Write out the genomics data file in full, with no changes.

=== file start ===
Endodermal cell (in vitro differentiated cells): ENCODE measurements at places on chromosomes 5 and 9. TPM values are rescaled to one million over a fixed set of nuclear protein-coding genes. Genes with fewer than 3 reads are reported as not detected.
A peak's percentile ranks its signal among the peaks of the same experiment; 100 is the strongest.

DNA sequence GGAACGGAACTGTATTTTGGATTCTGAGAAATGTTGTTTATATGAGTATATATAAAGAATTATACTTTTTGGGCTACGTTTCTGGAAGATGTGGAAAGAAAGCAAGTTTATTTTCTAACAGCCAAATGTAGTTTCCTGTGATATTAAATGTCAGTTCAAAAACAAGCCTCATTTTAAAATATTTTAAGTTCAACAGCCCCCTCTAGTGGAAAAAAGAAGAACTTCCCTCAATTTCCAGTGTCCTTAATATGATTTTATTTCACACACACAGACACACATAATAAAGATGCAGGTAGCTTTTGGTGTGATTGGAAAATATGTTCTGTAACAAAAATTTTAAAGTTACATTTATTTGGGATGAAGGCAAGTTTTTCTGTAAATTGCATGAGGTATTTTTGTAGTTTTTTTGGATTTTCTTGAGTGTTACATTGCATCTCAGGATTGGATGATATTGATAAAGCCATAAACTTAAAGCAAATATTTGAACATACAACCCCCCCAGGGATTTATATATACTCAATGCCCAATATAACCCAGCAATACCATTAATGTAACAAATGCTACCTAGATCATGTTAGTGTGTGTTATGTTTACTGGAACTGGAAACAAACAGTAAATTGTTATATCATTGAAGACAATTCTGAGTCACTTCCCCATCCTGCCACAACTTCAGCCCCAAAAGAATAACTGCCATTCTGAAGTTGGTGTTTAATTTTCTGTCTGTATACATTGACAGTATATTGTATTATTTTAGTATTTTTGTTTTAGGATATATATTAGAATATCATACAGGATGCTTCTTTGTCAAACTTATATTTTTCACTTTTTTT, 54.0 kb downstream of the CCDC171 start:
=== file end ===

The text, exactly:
Endodermal cell (in vitro differentiated cells): ENCODE measurements at places on chromosomes 5 and 9. TPM values are rescaled to one million over a fixed set of nuclear protein-coding genes. Genes with fewer than 3 reads are reported as not detected.
A peak's percentile ranks its signal among the peaks of the same experiment; 100 is the strongest.

DNA sequence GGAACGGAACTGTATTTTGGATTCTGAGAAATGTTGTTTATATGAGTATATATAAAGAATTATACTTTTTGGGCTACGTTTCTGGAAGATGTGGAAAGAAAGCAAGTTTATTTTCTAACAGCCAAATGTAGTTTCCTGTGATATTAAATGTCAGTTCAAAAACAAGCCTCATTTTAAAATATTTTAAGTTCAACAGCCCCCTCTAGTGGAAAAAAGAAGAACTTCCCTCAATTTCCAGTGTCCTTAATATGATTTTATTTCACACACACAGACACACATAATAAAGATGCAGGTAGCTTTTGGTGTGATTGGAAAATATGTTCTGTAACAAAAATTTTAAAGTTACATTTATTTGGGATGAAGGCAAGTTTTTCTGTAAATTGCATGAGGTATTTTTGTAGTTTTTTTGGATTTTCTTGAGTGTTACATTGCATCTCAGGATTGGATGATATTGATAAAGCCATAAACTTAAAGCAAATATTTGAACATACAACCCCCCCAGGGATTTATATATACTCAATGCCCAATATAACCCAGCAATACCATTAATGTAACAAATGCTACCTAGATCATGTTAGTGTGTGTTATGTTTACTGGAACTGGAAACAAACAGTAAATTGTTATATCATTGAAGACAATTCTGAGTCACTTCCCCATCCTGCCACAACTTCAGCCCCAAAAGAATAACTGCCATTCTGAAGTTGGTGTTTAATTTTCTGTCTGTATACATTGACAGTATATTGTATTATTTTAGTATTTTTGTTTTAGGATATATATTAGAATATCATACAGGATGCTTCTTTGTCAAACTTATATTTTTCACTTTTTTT, 54.0 kb downstream of the CCDC171 start: